FDA Approves Sarecycline for Moderate to Severe Acne

Troy Brown, RN


October 02, 2018

The US Food and Drug Administration (FDA) has approved sarecycline (Seysara, Almirall) for patients aged 9 years and older with inflammatory lesions associated with non-nodular moderate to severe acne vulgaris. Sarecycline is a new first-in-class tetracycline-derived oral antibiotic and the first one specifically designed for dermatologic use in 40 years, according to a company news release.

"We are proud to have obtained the FDA's approval for Seysara, which will bring a new option for the many patients with unmet medical needs," Peter Guenter, chief executive officer, Almirall, said in the news release.

Sarecycline is a once-daily oral tablet with anti-inflammatory properties that can be taken with or without food.

The approval follows consideration of data from two 12-week multicenter, randomized, double-blind, placebo-controlled studies that assessed efficacy in a total of 2002 patients aged 9 years and older that found the drug to be safe and effective. It significantly reduced inflammatory lesions as early as 3 weeks after beginning treatment.

The clinical trials have not established efficacy beyond 12 weeks nor safety beyond 12 months, and sarecycline was not evaluation for the treatment of infections.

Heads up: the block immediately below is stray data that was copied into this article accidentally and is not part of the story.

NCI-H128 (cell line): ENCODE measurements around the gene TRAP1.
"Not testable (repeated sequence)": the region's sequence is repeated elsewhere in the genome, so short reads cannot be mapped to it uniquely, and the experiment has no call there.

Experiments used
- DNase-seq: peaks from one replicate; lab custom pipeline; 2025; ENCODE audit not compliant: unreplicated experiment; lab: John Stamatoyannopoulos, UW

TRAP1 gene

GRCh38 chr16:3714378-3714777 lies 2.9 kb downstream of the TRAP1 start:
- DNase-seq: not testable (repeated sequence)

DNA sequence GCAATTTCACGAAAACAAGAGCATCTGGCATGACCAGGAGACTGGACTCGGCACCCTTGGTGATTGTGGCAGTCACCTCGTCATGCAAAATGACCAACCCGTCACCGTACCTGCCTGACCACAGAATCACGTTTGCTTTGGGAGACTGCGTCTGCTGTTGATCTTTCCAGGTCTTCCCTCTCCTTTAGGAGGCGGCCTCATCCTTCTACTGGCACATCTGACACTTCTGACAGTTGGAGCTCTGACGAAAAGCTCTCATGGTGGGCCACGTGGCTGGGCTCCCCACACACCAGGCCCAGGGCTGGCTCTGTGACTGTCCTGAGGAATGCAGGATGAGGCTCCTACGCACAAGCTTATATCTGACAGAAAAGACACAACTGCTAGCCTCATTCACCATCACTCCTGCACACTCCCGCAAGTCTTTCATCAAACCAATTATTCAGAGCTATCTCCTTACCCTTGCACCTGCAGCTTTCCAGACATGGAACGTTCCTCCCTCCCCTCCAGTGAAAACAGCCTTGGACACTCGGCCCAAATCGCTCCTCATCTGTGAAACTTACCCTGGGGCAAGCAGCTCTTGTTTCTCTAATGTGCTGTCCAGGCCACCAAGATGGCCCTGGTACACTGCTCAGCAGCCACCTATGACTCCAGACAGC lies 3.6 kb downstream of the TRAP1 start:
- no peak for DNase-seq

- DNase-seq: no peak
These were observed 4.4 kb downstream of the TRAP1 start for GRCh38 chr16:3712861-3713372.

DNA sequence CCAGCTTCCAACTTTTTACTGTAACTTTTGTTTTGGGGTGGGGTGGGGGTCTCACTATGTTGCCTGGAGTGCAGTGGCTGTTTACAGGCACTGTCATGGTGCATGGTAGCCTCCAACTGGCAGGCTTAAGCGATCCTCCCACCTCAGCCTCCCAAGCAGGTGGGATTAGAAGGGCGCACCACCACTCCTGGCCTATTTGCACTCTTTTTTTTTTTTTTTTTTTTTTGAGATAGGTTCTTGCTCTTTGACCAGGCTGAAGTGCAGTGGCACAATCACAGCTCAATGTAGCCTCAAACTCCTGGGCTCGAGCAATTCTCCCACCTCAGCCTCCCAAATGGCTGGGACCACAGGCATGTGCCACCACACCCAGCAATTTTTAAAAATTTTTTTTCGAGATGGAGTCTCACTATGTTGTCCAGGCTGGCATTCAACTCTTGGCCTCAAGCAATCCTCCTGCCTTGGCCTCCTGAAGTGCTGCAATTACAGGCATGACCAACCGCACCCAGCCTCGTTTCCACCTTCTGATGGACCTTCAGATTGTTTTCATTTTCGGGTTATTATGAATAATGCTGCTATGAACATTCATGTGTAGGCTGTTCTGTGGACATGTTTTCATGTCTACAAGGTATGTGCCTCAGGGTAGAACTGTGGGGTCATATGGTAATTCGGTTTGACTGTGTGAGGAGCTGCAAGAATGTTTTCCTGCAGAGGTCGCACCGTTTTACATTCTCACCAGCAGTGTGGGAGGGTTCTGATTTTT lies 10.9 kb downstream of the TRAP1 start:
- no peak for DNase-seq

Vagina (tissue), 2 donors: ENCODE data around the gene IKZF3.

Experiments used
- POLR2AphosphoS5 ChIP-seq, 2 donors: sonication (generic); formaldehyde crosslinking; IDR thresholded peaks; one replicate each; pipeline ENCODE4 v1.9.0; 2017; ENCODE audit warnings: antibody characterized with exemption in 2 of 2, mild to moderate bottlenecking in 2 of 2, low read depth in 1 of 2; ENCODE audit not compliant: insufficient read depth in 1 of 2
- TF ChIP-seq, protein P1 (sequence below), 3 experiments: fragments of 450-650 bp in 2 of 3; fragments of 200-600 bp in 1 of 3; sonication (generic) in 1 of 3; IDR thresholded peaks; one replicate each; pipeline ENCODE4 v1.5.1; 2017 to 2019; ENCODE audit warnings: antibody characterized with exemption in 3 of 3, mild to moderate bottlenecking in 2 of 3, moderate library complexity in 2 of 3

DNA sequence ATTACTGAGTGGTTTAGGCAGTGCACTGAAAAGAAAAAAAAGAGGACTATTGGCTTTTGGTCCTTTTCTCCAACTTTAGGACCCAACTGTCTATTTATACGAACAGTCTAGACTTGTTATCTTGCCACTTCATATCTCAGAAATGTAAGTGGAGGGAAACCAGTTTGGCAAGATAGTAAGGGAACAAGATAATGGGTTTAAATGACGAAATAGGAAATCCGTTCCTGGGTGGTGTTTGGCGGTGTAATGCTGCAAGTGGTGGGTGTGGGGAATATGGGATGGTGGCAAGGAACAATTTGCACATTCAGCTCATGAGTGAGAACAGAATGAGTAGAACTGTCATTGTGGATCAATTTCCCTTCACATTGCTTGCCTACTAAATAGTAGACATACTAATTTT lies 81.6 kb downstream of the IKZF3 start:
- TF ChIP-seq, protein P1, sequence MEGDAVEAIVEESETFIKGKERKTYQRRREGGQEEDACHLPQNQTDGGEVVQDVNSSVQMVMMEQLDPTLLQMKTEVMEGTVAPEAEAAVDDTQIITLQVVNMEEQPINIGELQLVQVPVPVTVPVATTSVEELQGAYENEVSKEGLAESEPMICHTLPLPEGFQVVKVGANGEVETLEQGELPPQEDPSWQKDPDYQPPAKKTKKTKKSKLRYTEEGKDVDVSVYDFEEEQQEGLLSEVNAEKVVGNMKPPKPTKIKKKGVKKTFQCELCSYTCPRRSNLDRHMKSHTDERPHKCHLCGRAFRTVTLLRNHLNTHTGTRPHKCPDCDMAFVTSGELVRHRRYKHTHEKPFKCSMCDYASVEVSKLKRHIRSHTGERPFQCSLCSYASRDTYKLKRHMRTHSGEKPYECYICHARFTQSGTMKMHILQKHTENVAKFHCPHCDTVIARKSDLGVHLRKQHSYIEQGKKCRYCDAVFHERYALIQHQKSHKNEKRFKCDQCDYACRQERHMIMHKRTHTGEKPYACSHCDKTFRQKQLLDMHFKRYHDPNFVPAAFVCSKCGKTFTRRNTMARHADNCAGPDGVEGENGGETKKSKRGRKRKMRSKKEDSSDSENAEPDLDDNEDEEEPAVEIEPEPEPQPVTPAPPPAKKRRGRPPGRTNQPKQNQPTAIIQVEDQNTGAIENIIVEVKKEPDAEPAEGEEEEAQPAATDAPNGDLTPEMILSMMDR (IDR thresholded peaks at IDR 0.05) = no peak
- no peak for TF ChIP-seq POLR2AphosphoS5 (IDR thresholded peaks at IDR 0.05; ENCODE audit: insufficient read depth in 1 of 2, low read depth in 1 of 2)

"As dermatologists we are always seeking ways to improve the management of our patients' disease. The results of the studies are encouraging, with statistically significant efficacy vs placebo as early as 3 weeks. I'm looking forward to having this as an option for my patients when it becomes available in 2019," Leon Kircik, MD, a leading dermatologist from Louisville, Kentucky, and a sarecycline clinical trialist, said in the news release.

Sarecycline is contraindicated in those with hypersensitivity to any of the tetracyclines and may cause permanent tooth discoloration if used during tooth development. Tetracycline use has been associated with central nervous system side effects, including light-headedness, dizziness, and vertigo. The most frequently seen adverse effect (incidence ≥ 1%) is nausea.

Sarecycline should be used only as indicated to avoid the development of antimicrobial-resistant bacteria as well as to promote the effectiveness of other antibacterial medications and should be discontinued if Clostridium difficile-associated diarrhea (antibiotic-associated colitis) or intracranial hypertension occur.

The Global Burden of Disease study found 85% of young adults aged 12 to 25 years are affected by the disorder globally, according to the news release. The study found 80% of Americans have been affected at some point during their lives, with 20% of those developing severe acne, which can cause permanent physical and emotional scarring.

Almirall recently acquired sarecycline for the United States as part of Allergan's Medical Dermatology portfolio and is expected to be available in January 2019.

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